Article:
Last year, when data emerged showing that the teen pregnancy rate, the overall unintended pregnancy rate and the abortion rate in the United States declined — in some cases to record lows — lots of hands shot up across the political spectrum.
Everyone, it seemed, wanted some of the credit — those who oppose abortion rights and have advocated for the restrictive policies passed in several states, those who support access to safe and legal abortion, those who support comprehensive sex education, and those who think sex ed should be limited to talk of abstinence. The Fix wrote then and will do so again now that all involved should probably take a deep breath and consider the evidence.
This year, perhaps sensing that new data would produce credit-claiming for the decline in abortion rates in developed countries and teen pregnancy across all racial and ethnic groups in the United States, a joint study conducted by the Guttmacher Institute and the World Health Organization has found that the downward trajectory in these trends is larger and longer-running than we thought. (The Guttmacher Institute is the nation’s leading abortion-rights research organization that produces scientifically sound and widely referenced research.)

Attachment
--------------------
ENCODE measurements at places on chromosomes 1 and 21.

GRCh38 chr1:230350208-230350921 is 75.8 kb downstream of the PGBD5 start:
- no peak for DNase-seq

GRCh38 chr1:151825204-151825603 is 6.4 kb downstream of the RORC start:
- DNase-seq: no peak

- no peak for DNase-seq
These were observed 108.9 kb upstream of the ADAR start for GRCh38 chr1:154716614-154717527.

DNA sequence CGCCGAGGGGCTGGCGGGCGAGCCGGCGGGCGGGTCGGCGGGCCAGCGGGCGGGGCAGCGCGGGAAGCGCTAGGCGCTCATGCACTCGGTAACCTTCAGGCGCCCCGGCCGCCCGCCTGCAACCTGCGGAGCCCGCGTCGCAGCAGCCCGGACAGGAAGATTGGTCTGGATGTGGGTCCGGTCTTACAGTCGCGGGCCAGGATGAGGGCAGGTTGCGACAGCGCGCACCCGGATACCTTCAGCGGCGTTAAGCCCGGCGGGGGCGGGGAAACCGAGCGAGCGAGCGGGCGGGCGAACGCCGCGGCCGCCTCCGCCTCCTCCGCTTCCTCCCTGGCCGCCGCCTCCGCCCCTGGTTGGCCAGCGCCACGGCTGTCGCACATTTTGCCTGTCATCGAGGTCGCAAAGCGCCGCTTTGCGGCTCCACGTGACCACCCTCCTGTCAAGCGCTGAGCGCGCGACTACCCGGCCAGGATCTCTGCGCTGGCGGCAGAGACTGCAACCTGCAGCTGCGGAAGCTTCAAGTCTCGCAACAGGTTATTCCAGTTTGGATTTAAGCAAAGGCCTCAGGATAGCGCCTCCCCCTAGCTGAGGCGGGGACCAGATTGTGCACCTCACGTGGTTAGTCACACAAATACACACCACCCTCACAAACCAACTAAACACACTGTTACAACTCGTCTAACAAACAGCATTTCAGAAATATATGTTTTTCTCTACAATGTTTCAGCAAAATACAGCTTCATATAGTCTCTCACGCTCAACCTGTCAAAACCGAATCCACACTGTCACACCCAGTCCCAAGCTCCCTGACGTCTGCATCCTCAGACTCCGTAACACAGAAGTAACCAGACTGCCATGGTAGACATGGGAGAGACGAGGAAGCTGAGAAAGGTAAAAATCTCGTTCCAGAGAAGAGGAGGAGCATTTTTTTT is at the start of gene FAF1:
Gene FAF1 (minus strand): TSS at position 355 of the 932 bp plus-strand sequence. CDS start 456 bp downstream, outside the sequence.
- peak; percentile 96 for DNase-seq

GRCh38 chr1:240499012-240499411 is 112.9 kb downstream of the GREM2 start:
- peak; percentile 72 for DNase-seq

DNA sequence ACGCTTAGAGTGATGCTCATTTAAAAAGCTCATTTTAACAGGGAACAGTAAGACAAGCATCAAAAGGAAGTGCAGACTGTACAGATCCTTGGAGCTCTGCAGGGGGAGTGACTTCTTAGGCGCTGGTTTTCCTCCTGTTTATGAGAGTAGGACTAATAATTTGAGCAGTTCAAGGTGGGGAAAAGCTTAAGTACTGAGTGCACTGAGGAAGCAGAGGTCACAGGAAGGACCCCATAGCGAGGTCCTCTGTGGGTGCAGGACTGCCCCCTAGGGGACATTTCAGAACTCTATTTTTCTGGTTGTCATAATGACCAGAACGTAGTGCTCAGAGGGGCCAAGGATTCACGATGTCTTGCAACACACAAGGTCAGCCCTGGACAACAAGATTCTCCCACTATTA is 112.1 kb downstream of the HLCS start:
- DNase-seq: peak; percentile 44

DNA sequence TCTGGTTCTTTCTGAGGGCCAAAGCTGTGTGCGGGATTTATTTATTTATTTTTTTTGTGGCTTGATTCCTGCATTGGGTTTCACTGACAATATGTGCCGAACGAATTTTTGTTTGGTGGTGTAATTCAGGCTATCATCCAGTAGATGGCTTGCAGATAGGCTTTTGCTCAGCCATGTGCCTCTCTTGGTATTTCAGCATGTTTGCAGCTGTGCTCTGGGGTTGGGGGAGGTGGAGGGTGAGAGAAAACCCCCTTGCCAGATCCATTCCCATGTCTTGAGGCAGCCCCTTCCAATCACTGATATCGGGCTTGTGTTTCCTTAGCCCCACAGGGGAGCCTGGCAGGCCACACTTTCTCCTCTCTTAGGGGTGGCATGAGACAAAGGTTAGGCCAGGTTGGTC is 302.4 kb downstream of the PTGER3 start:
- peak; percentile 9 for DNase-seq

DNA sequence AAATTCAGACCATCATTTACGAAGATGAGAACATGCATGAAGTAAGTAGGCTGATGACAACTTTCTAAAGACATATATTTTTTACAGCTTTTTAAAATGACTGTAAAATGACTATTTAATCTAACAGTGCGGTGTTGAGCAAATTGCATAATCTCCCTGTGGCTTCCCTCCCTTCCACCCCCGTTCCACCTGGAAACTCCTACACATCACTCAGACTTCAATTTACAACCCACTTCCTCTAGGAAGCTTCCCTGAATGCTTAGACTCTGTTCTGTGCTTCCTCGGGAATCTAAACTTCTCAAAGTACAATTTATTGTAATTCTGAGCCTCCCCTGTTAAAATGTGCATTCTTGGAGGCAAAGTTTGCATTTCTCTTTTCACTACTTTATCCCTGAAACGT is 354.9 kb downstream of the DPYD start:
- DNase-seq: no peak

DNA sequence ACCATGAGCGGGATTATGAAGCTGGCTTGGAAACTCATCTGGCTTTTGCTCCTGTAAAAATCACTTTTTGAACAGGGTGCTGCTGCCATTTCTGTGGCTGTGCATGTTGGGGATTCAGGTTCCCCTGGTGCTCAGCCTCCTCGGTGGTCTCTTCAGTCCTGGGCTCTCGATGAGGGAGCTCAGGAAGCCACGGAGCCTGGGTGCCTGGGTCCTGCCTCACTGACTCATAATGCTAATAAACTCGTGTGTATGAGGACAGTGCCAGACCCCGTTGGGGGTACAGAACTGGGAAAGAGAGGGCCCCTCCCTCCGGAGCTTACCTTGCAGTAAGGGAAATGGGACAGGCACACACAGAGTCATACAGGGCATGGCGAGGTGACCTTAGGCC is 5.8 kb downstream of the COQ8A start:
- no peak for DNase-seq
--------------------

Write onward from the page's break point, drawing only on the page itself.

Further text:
In fact, in developed countries around the world, the abortion rate among girls and women ages 15 to 44 (which is generally considered childbearing age) declined significantly from 46 per 1,000 in 1990 to 27 in 2014.
In the United States, both the teen pregnancy and abortion rates have dropped across all racial and ethnic groups since the 1990s. And in a separate study of the most recent U.S. data available, conducted by Guttmacher alone, researchers found that both the teen pregnancy and teen abortion rates in the United States hit a record low in 2011.
Now, back to that joint Guttmacher/WHO study of abortion rates around the world. When researchers looked at the data more closely, they found two other very big things.